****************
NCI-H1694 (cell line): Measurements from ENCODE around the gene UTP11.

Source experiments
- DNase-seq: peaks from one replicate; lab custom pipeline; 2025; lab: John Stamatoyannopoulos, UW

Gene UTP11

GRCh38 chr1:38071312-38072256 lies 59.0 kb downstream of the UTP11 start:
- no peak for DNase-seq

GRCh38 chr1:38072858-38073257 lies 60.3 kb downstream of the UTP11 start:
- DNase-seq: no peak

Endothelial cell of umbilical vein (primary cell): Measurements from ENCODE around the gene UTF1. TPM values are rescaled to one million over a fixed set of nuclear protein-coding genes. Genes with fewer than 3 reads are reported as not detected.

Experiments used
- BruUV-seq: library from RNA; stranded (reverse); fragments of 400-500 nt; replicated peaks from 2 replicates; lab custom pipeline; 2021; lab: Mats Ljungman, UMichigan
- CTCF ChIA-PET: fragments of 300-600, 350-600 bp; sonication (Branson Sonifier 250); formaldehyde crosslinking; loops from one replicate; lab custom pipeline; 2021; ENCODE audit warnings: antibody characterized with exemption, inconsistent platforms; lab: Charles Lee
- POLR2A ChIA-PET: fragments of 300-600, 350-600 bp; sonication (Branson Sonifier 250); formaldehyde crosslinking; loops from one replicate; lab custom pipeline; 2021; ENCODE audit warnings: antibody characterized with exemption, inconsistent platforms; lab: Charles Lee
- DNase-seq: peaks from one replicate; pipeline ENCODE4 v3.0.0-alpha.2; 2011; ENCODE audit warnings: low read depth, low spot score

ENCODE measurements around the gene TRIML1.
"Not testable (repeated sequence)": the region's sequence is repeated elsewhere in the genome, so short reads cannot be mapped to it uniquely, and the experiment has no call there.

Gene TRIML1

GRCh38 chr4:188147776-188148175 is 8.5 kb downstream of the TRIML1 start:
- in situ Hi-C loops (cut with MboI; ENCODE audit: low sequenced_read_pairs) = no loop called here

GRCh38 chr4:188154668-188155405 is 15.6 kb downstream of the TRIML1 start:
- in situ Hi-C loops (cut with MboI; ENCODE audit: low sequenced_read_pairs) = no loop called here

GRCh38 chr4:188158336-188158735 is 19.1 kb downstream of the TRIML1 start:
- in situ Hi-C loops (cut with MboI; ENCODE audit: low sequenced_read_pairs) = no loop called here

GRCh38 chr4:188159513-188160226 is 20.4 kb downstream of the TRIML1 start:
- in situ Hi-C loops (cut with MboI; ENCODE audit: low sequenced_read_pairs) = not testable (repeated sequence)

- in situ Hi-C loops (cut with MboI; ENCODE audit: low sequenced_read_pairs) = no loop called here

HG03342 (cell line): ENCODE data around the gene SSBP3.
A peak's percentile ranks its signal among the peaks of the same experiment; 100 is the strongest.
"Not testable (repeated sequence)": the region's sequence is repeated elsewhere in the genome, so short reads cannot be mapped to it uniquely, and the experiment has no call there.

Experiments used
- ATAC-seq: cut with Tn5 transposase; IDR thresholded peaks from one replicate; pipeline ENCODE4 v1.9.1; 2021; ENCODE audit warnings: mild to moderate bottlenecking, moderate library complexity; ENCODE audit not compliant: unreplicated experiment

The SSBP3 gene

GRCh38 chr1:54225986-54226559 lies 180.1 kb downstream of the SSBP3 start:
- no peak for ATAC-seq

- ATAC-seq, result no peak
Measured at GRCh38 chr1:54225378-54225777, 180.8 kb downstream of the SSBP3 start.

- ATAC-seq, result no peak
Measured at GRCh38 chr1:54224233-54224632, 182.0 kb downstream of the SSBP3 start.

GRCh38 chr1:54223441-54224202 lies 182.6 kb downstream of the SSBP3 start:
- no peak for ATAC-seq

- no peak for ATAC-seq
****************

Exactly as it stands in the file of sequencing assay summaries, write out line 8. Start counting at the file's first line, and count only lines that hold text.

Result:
- DNase-seq: no peak